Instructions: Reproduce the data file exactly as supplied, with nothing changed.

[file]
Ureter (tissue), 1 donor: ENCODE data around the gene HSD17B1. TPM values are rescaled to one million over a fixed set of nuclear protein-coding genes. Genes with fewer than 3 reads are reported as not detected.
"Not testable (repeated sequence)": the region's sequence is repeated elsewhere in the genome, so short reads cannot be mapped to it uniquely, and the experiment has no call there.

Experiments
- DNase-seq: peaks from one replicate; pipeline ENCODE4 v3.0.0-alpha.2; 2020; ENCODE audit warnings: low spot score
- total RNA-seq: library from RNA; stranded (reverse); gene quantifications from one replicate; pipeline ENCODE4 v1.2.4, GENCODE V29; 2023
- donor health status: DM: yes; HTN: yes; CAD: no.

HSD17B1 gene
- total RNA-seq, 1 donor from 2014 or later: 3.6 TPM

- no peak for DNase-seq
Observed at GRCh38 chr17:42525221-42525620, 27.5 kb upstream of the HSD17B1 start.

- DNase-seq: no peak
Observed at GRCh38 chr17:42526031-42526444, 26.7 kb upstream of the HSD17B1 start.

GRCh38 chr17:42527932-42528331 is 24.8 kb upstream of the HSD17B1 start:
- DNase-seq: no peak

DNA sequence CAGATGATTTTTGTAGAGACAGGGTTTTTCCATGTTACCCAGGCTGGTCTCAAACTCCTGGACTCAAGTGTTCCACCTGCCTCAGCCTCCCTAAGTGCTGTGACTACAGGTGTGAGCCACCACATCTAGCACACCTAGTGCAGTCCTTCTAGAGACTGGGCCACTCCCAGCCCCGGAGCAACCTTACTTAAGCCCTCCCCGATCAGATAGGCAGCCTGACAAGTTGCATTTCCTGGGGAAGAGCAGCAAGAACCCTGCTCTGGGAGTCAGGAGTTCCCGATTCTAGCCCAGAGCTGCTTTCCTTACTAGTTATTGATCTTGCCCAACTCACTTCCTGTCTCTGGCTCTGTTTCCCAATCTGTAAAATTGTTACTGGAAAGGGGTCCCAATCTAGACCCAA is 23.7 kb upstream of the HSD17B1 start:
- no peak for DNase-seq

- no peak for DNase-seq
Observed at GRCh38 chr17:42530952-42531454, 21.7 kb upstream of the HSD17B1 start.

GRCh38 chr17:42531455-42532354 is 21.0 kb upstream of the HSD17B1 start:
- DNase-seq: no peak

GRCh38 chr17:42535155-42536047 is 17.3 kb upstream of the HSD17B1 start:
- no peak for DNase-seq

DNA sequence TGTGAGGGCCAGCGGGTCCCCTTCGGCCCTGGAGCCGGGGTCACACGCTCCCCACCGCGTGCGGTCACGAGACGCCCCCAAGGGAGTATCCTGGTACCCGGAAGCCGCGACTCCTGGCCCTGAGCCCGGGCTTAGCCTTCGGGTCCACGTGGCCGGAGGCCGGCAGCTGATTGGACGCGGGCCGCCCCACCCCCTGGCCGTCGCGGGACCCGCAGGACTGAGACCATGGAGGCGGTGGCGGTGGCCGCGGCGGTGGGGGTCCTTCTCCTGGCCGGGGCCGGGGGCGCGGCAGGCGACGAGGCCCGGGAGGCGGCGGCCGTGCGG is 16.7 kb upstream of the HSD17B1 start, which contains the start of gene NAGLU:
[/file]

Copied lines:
Ureter (tissue), 1 donor: ENCODE data around the gene HSD17B1. TPM values are rescaled to one million over a fixed set of nuclear protein-coding genes. Genes with fewer than 3 reads are reported as not detected.
"Not testable (repeated sequence)": the region's sequence is repeated elsewhere in the genome, so short reads cannot be mapped to it uniquely, and the experiment has no call there.

Experiments
- DNase-seq: peaks from one replicate; pipeline ENCODE4 v3.0.0-alpha.2; 2020; ENCODE audit warnings: low spot score
- total RNA-seq: library from RNA; stranded (reverse); gene quantifications from one replicate; pipeline ENCODE4 v1.2.4, GENCODE V29; 2023
- donor health status: DM: yes; HTN: yes; CAD: no.

HSD17B1 gene
- total RNA-seq, 1 donor from 2014 or later: 3.6 TPM

- no peak for DNase-seq
Observed at GRCh38 chr17:42525221-42525620, 27.5 kb upstream of the HSD17B1 start.

- DNase-seq: no peak
Observed at GRCh38 chr17:42526031-42526444, 26.7 kb upstream of the HSD17B1 start.

GRCh38 chr17:42527932-42528331 is 24.8 kb upstream of the HSD17B1 start:
- DNase-seq: no peak

DNA sequence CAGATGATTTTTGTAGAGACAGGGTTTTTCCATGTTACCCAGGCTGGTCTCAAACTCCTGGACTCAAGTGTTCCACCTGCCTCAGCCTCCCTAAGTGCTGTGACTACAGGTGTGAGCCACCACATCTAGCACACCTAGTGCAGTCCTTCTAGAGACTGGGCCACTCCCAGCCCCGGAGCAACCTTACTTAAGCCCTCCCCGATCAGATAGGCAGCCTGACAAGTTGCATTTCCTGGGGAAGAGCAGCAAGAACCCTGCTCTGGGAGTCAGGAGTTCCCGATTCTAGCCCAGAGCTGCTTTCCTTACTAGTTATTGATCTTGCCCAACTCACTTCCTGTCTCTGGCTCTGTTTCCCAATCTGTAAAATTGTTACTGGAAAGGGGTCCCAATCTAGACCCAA is 23.7 kb upstream of the HSD17B1 start:
- no peak for DNase-seq

- no peak for DNase-seq
Observed at GRCh38 chr17:42530952-42531454, 21.7 kb upstream of the HSD17B1 start.

GRCh38 chr17:42531455-42532354 is 21.0 kb upstream of the HSD17B1 start:
- DNase-seq: no peak

GRCh38 chr17:42535155-42536047 is 17.3 kb upstream of the HSD17B1 start:
- no peak for DNase-seq

DNA sequence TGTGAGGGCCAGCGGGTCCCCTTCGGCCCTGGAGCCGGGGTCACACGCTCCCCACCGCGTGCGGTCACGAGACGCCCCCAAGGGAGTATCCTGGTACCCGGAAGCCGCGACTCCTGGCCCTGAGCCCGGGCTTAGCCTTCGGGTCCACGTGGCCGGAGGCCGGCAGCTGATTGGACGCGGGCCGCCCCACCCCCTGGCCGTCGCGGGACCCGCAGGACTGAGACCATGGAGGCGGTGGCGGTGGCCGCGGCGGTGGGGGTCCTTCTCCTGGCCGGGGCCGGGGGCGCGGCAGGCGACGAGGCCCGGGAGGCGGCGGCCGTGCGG is 16.7 kb upstream of the HSD17B1 start, which contains the start of gene NAGLU: